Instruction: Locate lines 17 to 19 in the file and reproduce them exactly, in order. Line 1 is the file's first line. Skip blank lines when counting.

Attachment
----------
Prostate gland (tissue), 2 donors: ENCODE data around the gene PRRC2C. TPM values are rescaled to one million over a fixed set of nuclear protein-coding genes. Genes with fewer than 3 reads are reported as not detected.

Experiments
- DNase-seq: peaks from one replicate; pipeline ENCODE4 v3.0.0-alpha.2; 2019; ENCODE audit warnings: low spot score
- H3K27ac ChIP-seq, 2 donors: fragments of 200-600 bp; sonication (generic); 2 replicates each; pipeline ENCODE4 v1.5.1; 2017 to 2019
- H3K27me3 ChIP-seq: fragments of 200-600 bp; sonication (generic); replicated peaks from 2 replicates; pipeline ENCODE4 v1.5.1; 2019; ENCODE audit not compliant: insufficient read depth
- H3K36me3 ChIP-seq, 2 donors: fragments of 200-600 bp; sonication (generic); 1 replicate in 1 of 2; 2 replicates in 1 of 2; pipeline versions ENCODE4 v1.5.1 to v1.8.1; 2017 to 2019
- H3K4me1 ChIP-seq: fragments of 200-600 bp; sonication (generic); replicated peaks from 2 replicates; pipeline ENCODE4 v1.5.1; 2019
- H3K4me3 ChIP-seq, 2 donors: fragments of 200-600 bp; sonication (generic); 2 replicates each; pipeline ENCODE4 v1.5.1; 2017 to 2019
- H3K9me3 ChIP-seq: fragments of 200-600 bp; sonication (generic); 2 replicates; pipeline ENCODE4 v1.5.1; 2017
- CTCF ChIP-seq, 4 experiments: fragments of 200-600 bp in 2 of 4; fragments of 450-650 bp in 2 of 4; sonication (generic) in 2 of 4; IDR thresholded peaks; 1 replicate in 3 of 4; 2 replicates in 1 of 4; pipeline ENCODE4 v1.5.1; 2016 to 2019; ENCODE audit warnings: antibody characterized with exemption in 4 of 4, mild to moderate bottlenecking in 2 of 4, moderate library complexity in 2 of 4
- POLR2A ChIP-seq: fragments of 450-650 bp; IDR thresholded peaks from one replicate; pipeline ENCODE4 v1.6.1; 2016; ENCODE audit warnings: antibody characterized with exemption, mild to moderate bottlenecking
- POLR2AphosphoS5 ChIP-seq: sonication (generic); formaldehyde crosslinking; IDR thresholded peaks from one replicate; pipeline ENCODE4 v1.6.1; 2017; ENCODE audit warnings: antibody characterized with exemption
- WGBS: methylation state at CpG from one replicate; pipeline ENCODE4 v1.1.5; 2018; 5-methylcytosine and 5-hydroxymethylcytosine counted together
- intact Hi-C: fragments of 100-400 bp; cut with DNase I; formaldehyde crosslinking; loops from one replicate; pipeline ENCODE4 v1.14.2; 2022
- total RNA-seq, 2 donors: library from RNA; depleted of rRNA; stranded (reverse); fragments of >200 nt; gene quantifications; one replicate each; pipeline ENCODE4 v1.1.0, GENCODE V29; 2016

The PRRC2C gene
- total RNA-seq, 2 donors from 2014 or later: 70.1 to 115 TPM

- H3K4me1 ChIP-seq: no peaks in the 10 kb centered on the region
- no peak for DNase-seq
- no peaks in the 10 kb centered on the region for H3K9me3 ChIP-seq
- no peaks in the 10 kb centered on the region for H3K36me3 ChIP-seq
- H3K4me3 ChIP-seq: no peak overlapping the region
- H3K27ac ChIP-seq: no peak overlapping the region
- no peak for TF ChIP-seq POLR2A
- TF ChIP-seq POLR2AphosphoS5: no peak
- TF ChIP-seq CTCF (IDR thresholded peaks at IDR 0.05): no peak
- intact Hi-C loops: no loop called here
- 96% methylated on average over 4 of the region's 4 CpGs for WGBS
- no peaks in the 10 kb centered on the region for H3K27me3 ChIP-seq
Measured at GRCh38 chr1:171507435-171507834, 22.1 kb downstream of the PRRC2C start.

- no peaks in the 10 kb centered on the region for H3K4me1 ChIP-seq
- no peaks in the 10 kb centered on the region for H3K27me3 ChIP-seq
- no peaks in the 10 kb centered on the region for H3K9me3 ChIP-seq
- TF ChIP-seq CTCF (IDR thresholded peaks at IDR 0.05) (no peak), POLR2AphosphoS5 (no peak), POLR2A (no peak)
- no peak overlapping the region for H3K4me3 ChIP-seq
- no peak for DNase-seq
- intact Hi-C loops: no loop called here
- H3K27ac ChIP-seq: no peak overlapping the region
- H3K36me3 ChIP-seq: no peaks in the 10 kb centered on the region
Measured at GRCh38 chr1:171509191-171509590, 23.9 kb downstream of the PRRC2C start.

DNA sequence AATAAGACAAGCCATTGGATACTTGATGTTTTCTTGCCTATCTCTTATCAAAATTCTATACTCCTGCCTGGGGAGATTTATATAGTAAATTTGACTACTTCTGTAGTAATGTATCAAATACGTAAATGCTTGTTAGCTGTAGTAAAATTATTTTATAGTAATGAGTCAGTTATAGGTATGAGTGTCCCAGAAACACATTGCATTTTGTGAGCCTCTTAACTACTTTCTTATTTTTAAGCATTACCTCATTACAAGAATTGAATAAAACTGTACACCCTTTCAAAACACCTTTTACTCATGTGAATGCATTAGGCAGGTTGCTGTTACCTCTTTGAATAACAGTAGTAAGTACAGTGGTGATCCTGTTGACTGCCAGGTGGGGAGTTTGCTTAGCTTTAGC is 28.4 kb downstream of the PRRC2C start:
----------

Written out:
- total RNA-seq, 2 donors from 2014 or later: 70.1 to 115 TPM

- H3K4me1 ChIP-seq: no peaks in the 10 kb centered on the region
- no peak for DNase-seq